Over the course of the semester, we have learned the basics of developing Android applications with the use of Xamarin. Xamarin is used for cross-platform application development, which cuts down on the time it takes to develop an application for both Android and iOS. My original idea for this final was to use the existing code from one of our assignments to develop an iOS application to see how easy the process was to use the cross-platform functionality of Xamarin. Unfortunately, after spending some time learning the iOS side of Xamarin, I realized that I needed to have a Mac computer to use this functionality. So, the focus of my final shifted from developing for iOS to developing in Android with the native IDE. I decided to download Android Studio and try to build some of the assignments that I had previously completed using this IDE instead of Visual Studio. Not surprisingly, I noted a lot of similarities between the two. However, I also found a lot of differences. Throughout this paper, I will discuss what I learned while using the Android Studio IDE.
The best way I felt to learn about Android Studio was just to start using the platform. So, I rewrote the first assignment from this course using that IDE. This approach allowed me to leverage the knowledge I had gained throughout the semester so that the concepts of using an entirely new IDE were easier to grasp. Before this, Visual Studio was the only IDE that I had ever used. Right away I noticed some similarities and differences between the two environments. I will discuss each of these in turn by area.
The syntax between the two environments shared more similarities than differences. In Xamarin we are using C# to write our applications, whereas in Android Studio we use Java. At the beginning of the semester, it was noted to the class that C# and Java were very similar programming languages. Throughout my research for this final, I found this statement to be correct. While there are subtle differences, the fact that I had learned C# before using Android Studio made the process much more manageable.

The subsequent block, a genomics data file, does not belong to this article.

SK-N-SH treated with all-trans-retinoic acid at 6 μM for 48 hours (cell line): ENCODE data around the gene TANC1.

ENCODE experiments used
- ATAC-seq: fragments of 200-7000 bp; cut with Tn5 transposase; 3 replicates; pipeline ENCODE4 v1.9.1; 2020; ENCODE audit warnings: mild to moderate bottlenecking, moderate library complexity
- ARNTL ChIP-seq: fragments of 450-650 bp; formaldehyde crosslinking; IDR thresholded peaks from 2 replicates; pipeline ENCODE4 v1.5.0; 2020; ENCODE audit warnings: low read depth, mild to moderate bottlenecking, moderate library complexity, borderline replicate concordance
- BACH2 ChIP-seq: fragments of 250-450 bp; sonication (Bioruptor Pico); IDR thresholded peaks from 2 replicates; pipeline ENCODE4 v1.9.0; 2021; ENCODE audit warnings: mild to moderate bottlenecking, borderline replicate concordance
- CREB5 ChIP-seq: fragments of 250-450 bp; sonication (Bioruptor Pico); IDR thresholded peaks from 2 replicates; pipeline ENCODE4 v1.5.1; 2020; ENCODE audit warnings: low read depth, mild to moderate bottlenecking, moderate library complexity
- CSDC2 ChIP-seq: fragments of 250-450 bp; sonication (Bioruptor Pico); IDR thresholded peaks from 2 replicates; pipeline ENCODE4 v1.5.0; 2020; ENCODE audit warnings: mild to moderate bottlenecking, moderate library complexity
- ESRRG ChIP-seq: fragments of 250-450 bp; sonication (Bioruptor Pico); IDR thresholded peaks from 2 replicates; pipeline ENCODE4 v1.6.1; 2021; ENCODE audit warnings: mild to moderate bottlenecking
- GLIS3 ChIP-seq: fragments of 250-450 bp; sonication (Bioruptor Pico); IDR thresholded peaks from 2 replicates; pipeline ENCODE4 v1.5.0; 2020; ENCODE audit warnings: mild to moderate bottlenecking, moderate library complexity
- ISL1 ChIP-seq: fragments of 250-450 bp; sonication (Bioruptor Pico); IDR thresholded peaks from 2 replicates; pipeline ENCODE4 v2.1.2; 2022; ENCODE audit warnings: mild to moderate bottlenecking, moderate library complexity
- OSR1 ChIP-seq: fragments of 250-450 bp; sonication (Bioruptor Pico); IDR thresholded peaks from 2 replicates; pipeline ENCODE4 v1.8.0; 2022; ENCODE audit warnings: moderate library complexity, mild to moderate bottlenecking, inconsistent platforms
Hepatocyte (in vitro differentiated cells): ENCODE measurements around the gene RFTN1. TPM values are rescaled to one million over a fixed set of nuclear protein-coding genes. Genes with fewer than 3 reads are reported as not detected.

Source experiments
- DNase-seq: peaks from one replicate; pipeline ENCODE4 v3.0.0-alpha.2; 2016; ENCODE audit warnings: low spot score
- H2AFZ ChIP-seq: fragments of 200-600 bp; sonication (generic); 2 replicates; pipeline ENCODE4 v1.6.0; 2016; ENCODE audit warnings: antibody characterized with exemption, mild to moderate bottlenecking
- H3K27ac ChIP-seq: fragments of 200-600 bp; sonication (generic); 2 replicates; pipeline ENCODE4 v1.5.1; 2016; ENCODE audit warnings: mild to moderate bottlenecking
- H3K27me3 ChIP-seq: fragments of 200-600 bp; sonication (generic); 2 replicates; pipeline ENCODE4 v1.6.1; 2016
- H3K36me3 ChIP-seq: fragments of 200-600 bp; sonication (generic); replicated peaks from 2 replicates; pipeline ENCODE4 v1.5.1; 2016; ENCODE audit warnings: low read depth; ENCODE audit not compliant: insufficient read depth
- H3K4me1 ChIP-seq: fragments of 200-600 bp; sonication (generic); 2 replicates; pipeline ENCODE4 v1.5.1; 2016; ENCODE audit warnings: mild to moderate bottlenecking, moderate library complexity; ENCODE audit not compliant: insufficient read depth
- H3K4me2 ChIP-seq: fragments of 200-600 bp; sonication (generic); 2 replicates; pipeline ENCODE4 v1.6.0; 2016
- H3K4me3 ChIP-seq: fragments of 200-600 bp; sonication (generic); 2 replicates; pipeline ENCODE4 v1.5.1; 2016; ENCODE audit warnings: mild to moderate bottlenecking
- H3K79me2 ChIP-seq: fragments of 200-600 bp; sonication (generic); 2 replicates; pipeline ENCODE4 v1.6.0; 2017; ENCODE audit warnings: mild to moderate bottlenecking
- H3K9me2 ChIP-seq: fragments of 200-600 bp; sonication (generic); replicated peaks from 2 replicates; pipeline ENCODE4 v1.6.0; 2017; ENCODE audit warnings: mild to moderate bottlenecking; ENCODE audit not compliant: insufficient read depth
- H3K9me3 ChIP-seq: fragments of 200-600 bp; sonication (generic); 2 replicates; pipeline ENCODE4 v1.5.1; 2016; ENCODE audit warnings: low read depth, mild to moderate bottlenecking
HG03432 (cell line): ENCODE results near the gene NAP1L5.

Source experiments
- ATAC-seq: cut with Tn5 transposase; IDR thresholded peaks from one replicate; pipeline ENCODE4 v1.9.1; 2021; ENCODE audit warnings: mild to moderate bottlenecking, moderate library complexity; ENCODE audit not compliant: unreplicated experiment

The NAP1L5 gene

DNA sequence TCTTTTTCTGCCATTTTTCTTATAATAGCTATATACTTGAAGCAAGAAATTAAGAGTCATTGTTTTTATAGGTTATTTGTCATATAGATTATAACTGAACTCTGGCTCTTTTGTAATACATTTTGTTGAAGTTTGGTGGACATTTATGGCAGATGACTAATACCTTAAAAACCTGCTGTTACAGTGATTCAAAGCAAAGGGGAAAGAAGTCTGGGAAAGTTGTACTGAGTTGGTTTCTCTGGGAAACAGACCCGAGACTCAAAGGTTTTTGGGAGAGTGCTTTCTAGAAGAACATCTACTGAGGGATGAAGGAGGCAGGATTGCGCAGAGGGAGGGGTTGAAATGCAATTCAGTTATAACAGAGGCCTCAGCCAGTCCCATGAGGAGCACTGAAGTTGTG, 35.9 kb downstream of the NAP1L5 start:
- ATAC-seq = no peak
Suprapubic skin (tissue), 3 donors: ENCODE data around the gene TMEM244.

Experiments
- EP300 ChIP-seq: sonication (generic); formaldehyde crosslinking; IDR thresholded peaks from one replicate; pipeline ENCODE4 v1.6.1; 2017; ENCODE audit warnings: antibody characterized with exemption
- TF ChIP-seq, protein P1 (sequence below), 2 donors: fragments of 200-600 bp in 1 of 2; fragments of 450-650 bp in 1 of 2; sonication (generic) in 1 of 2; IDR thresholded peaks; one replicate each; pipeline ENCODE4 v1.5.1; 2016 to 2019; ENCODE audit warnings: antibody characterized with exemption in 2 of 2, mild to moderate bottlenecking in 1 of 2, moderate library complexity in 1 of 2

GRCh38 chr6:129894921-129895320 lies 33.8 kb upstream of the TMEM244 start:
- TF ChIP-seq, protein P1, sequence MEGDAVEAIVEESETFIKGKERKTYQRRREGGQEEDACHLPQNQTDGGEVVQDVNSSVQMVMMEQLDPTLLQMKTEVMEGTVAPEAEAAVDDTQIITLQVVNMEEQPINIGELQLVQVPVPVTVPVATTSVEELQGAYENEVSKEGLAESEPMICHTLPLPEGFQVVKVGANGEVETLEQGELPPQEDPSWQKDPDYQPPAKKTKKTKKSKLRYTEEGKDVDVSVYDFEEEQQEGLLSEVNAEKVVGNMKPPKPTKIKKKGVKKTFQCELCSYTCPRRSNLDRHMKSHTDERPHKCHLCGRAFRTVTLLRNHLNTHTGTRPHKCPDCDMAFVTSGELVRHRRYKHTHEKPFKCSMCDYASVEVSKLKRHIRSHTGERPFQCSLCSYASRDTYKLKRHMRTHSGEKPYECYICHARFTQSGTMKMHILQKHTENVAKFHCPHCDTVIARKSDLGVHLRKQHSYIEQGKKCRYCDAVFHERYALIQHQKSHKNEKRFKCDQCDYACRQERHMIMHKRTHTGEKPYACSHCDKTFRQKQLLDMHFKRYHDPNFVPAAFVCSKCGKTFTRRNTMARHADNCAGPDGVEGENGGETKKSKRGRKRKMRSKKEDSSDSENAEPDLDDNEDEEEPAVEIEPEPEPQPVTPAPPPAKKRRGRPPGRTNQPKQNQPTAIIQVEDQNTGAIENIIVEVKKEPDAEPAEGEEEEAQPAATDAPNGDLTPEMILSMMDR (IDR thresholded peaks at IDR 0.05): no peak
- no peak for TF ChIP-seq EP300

Below is an example shows the OnCreate() method from Android Studio and Xamarin, where we can see the similarities between the two. These two statements are practically identical, except for a couple of subtle differences. Microsoft, as we can see, uses Pascal case, whereas, in Java, they use camel case. Also, in the SetContentView() method, the Resources call is simplified in Android by just writing “R”. As I show more examples, we will continue to see an evident similarity between the two IDEs.
Building the layouts between the two IDEs showed similarities and differences as well. The first thing that I noticed was that in Android Studio, the Activities had two different layouts. For instance, say we created an Activity whose name was MainActivity. In Xamarin, we would have a layout named Main.axml. However, in Android Studio we would end up with a layout named activity_main.xml and content_main.xml. After conducting research into the subject, I found that the two had different uses regarding the layout. The activity_main.xml file has special tasks for using the floatingActionButton, tabLayout, and coordinatorLayout. The content_main.xml layout sits on top of the activity_main.xml layout and is used for displaying things that the user will see. In other words, this is where we add our widgets with which the user will interact. Also, when we would add more Activities to our application in Xamarin, we would have to manually add another layout. However, in Android Studio, it will add the layout automatically.
Another difference regarding layouts is the support of the ConstraintLayout in Android Studio. While working within Xamarin, we were exposed to several different layouts, including the LinearLayout, the GridLayout, and the RelativeLayout. What is nice about Android Studio is that it also supports the ConstraintLayout. This layout is similar to the RelativeLayout, where you can position children relative to their parents and widgets relative to each other. The main difference here, in my opinion, is the ease of use and flexibility. With the ConstraintLayout, we can use the designer to constrain a widget to a position relative to the screen and other widgets by clicking the circle on the top, bottom, left, or right and dragging the arrow to where we want the widget constrained. This layout makes it easier to design a UI that will look good on any screen size because the widget will expand and retract based on the constraint to fit the device on which the app is currently loaded.